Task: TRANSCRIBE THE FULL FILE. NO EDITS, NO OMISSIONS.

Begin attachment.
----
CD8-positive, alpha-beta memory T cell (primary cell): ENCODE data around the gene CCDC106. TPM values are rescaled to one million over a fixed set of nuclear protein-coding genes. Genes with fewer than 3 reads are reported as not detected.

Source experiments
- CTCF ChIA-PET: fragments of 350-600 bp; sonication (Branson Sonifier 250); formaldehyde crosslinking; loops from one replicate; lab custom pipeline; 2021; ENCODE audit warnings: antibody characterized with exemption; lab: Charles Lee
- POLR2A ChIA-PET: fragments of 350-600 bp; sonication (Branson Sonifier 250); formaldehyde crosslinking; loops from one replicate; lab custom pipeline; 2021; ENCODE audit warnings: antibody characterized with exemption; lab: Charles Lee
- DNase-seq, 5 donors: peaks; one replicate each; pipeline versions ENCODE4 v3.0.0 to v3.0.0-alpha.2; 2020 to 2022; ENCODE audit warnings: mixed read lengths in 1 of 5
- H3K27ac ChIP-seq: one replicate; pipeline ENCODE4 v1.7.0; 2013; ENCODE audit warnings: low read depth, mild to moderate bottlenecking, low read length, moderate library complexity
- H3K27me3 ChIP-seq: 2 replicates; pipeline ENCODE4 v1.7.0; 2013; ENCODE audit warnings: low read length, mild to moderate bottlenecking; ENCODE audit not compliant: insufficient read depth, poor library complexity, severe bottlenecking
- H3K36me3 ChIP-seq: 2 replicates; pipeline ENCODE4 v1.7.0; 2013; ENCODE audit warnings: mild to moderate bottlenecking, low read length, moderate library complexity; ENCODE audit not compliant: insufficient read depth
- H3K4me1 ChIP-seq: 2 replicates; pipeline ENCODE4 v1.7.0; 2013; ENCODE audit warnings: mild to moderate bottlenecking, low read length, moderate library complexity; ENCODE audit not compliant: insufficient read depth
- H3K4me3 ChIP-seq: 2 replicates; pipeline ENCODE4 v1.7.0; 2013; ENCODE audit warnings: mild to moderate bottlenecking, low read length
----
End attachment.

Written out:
CD8-positive, alpha-beta memory T cell (primary cell): ENCODE data around the gene CCDC106. TPM values are rescaled to one million over a fixed set of nuclear protein-coding genes. Genes with fewer than 3 reads are reported as not detected.

Source experiments
- CTCF ChIA-PET: fragments of 350-600 bp; sonication (Branson Sonifier 250); formaldehyde crosslinking; loops from one replicate; lab custom pipeline; 2021; ENCODE audit warnings: antibody characterized with exemption; lab: Charles Lee
- POLR2A ChIA-PET: fragments of 350-600 bp; sonication (Branson Sonifier 250); formaldehyde crosslinking; loops from one replicate; lab custom pipeline; 2021; ENCODE audit warnings: antibody characterized with exemption; lab: Charles Lee
- DNase-seq, 5 donors: peaks; one replicate each; pipeline versions ENCODE4 v3.0.0 to v3.0.0-alpha.2; 2020 to 2022; ENCODE audit warnings: mixed read lengths in 1 of 5
- H3K27ac ChIP-seq: one replicate; pipeline ENCODE4 v1.7.0; 2013; ENCODE audit warnings: low read depth, mild to moderate bottlenecking, low read length, moderate library complexity
- H3K27me3 ChIP-seq: 2 replicates; pipeline ENCODE4 v1.7.0; 2013; ENCODE audit warnings: low read length, mild to moderate bottlenecking; ENCODE audit not compliant: insufficient read depth, poor library complexity, severe bottlenecking
- H3K36me3 ChIP-seq: 2 replicates; pipeline ENCODE4 v1.7.0; 2013; ENCODE audit warnings: mild to moderate bottlenecking, low read length, moderate library complexity; ENCODE audit not compliant: insufficient read depth
- H3K4me1 ChIP-seq: 2 replicates; pipeline ENCODE4 v1.7.0; 2013; ENCODE audit warnings: mild to moderate bottlenecking, low read length, moderate library complexity; ENCODE audit not compliant: insufficient read depth
- H3K4me3 ChIP-seq: 2 replicates; pipeline ENCODE4 v1.7.0; 2013; ENCODE audit warnings: mild to moderate bottlenecking, low read length